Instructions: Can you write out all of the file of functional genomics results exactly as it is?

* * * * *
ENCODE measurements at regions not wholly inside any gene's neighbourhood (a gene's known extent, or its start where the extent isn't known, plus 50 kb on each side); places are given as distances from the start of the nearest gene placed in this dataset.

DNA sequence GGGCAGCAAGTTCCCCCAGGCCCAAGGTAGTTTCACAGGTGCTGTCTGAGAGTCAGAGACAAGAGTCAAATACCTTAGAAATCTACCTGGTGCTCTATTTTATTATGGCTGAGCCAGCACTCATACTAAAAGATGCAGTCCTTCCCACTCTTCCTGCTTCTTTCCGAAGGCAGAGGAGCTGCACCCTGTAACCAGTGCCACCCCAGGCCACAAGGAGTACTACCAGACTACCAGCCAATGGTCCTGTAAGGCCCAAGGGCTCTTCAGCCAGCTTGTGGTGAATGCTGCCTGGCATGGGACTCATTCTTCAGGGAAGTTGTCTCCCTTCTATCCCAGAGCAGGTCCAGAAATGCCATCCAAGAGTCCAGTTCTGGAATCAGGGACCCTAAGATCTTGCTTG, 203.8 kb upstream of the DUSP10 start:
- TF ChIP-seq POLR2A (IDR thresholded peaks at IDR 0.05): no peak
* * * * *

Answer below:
ENCODE measurements at regions not wholly inside any gene's neighbourhood (a gene's known extent, or its start where the extent isn't known, plus 50 kb on each side); places are given as distances from the start of the nearest gene placed in this dataset.

DNA sequence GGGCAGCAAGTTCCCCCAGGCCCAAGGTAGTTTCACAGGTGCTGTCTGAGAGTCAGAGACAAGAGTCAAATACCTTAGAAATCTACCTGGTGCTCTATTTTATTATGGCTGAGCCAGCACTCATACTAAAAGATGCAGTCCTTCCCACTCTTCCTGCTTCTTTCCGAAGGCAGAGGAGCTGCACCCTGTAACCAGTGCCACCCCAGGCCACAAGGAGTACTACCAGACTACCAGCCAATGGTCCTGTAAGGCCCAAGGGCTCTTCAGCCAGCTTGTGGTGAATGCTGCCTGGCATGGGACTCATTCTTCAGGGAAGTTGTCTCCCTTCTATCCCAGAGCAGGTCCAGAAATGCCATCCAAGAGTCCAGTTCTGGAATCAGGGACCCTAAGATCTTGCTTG, 203.8 kb upstream of the DUSP10 start:
- TF ChIP-seq POLR2A (IDR thresholded peaks at IDR 0.05): no peak